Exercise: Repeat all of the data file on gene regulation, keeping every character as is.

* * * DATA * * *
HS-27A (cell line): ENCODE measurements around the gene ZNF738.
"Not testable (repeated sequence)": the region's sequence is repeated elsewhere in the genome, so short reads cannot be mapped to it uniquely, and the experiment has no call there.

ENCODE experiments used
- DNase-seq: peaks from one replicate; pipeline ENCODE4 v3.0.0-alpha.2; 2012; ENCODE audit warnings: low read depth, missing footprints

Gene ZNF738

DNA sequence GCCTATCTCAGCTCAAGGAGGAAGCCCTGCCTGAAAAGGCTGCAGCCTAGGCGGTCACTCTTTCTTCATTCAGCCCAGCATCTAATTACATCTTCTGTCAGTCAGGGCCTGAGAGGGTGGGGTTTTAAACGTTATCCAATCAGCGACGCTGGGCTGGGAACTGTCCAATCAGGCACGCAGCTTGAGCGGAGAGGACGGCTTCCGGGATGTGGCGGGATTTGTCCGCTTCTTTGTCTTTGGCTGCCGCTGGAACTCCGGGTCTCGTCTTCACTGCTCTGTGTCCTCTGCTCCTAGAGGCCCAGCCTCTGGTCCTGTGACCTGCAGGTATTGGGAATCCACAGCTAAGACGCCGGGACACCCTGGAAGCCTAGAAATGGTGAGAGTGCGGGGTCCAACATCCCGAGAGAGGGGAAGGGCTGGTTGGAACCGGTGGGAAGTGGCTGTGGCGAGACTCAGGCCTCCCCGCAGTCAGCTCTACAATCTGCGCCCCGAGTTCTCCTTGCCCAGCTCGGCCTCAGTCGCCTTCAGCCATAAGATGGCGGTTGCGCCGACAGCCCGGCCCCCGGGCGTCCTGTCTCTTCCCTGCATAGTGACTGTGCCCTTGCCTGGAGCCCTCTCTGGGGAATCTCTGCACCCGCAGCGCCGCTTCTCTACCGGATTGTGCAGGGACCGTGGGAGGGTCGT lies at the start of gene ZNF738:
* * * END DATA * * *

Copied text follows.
HS-27A (cell line): ENCODE measurements around the gene ZNF738.
"Not testable (repeated sequence)": the region's sequence is repeated elsewhere in the genome, so short reads cannot be mapped to it uniquely, and the experiment has no call there.

ENCODE experiments used
- DNase-seq: peaks from one replicate; pipeline ENCODE4 v3.0.0-alpha.2; 2012; ENCODE audit warnings: low read depth, missing footprints

Gene ZNF738

DNA sequence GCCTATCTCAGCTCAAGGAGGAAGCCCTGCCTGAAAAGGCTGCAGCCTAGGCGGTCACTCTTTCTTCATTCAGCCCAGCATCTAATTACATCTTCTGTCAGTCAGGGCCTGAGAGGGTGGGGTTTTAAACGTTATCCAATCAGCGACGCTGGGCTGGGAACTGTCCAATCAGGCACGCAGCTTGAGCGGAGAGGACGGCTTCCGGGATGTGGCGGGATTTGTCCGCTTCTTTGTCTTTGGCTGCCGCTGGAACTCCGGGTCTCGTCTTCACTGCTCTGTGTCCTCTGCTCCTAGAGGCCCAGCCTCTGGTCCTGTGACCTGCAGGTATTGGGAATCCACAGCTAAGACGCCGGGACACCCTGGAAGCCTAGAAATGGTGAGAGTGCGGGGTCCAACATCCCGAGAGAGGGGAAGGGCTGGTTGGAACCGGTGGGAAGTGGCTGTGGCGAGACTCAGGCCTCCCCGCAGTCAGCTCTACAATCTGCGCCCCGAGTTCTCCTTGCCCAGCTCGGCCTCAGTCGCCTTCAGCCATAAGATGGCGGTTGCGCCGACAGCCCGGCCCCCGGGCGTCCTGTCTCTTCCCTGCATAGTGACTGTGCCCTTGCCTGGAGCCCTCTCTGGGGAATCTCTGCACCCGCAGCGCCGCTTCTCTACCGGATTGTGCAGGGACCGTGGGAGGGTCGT lies at the start of gene ZNF738: